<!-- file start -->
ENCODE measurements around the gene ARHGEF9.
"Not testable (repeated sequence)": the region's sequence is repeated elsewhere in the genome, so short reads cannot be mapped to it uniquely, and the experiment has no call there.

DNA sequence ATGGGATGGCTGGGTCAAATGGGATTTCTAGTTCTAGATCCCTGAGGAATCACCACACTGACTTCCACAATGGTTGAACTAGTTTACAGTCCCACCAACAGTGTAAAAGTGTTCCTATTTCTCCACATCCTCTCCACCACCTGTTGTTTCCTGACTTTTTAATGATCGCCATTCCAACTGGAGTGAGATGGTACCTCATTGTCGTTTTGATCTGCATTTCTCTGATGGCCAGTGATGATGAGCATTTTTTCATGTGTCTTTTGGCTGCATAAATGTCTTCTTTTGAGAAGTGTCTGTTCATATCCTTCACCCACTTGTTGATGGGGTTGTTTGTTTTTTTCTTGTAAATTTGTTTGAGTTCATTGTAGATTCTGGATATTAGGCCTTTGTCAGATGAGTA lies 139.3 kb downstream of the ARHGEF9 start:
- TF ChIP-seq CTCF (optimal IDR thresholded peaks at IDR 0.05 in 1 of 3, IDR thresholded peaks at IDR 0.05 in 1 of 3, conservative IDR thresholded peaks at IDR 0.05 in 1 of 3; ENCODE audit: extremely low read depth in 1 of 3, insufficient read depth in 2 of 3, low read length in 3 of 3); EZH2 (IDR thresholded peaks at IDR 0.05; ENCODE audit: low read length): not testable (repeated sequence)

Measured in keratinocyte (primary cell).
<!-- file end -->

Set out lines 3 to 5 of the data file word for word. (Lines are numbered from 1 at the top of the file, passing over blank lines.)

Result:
DNA sequence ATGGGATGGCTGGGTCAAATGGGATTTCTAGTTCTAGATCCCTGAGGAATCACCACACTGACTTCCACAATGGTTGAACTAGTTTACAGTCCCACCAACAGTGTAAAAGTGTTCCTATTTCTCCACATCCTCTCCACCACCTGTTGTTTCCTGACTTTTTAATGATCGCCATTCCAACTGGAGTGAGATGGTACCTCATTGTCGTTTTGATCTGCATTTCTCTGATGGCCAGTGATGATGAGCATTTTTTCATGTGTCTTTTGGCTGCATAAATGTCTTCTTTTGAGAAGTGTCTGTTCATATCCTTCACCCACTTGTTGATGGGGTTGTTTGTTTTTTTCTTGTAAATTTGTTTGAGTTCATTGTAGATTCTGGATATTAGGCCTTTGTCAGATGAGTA lies 139.3 kb downstream of the ARHGEF9 start:
- TF ChIP-seq CTCF (optimal IDR thresholded peaks at IDR 0.05 in 1 of 3, IDR thresholded peaks at IDR 0.05 in 1 of 3, conservative IDR thresholded peaks at IDR 0.05 in 1 of 3; ENCODE audit: extremely low read depth in 1 of 3, insufficient read depth in 2 of 3, low read length in 3 of 3); EZH2 (IDR thresholded peaks at IDR 0.05; ENCODE audit: low read length): not testable (repeated sequence)

Measured in keratinocyte (primary cell).